Charles Band decided to go after the media market in a different way. He was beginning to make a picture called SWORDKILL in 1982, about a samurai who was frozen in ice, when he realized something. “I had watched all these foreign film representatives take my pictures, license my pictures, and basically go to Cannes and Mifed [the two major foreign film markets), rent an office and make sales, and make a huge commission on basically the fruits of my labor. I thought if I was going to have any control at all, I should go to the foreign marketplace and sell my own stuff, especially since over the years my pictures did very well for everyone. They were very commercial.
“I got many letters from French distributors and Japanese distributors, congratulatory letters saying here’s a copy of our advertising campaign as a momento. So I kind of knew some of the players. I decided to take SWORDKILL, which was just about to shoot, and a couple of other pictures, which I was going to make later that year, and hang my shingle in some hotel room in Cannes and actually begin doing it myself.”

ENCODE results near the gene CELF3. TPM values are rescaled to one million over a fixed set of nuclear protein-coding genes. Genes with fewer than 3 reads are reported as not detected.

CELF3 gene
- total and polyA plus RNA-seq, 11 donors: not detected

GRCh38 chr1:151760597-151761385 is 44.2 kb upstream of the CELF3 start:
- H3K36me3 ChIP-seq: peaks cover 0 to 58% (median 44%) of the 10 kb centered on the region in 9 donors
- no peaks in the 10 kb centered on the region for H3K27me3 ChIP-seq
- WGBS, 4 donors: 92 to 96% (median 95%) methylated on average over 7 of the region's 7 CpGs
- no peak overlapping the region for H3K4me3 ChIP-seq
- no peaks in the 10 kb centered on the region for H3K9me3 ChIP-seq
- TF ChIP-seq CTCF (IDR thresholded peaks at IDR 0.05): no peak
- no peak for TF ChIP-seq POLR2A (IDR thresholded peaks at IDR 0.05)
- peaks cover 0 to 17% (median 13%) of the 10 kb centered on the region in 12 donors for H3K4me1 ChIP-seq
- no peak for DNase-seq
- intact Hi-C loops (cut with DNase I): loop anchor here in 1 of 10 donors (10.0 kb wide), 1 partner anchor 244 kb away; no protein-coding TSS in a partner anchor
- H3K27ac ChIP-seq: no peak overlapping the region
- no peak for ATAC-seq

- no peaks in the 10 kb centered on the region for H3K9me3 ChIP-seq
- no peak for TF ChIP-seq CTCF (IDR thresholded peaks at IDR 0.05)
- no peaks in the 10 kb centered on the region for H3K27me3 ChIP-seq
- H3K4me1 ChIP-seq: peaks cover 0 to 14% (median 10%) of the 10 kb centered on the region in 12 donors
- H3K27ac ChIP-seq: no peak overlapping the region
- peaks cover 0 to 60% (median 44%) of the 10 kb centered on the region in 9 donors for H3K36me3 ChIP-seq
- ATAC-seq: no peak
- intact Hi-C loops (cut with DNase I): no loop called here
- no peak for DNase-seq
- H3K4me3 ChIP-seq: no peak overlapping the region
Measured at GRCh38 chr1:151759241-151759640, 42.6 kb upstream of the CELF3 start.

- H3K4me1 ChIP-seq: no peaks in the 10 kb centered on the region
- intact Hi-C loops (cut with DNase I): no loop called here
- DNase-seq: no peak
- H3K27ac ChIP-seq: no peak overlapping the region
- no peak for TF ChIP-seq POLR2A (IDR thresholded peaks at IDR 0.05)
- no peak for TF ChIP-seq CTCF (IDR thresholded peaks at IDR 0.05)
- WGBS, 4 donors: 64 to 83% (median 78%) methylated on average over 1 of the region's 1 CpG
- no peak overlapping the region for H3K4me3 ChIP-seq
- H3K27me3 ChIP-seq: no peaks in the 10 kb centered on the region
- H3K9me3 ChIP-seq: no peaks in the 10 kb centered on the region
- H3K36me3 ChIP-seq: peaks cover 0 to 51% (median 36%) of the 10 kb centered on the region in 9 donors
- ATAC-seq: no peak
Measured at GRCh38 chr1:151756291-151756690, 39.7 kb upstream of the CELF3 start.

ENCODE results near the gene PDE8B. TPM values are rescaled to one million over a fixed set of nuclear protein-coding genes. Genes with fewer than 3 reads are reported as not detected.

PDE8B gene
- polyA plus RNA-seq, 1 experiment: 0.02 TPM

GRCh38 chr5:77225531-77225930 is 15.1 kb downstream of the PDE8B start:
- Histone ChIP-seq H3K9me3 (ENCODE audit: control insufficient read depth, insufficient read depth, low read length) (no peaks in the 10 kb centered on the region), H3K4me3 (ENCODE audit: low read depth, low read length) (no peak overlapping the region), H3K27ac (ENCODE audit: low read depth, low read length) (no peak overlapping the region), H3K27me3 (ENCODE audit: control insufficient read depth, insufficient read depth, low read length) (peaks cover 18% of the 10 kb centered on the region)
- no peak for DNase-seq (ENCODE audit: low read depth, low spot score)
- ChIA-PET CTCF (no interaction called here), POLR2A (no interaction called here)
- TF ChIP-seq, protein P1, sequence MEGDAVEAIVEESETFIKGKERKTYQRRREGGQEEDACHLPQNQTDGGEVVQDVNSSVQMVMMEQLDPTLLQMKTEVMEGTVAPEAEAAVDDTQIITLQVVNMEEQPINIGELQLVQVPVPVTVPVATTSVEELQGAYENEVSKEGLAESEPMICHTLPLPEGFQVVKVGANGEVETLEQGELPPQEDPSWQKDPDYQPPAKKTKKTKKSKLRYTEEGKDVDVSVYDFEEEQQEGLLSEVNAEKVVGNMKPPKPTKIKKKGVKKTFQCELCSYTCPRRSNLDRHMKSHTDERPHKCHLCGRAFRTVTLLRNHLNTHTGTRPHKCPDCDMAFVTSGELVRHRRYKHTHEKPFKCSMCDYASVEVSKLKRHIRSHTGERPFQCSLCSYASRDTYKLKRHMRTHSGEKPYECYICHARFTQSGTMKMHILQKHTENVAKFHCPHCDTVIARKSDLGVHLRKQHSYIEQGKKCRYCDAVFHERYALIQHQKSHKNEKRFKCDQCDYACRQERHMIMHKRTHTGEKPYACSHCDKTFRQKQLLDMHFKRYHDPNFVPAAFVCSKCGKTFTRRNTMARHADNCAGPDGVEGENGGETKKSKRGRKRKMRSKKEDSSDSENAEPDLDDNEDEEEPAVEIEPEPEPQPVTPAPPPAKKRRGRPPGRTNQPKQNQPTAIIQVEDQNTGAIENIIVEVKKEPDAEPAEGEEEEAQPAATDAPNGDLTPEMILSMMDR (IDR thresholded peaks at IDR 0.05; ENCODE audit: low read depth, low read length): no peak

Band came up with the name Empire and the company was formed as Empire International, which, with the aid of Band’s promo reel, was also able to raise funds for upcoming, incomplete projects as well as SWORDKILL. In order to pre-sell domestic rights on an independent picture, one needed to guarantee a certain amount of “p and a” or prints and ads expenditure, so Band figured he ought to set up a modest U.S. theatrical distribution organization and begin to distribute these pictures in order to later sell them to the burgeoning U.S. video market.
Empire is widely perceived as the new American International Pictures, and you as the new Roger Corman. Is that a fair assessment?
Charles Band: It’s funny, all these categories, independents, mini-majors, B movies, C movies, I don’t know. We can never be like AIP because the times are different. AIP started out making B pictures to fill double bills they were originally the second feature at a drive-in. That whole market is gone, and maybe the analogy here is that much of what we do fits into the video pipeline. Maybe that’s the new market that allows us to cover most of our downside, but I just feel that we’re here to make good movies. There weren’t too many AIP films, or Corman films, that were good movies. There were many of them, and there were some with all sorts of interesting cult appeal . Some launched careers of a few of today’s big stars. But in terms of track record, if you look at both bodies of work of those two distribution-production concerns, there aren’t too many good movies. I hope that by the time we’re into ’87, at least one out of every two or three of our pictures will be considered a well-made film, and that will last 10, 20, 30 years, forever.
In terms of budgets, Empire seems comparable to AIP.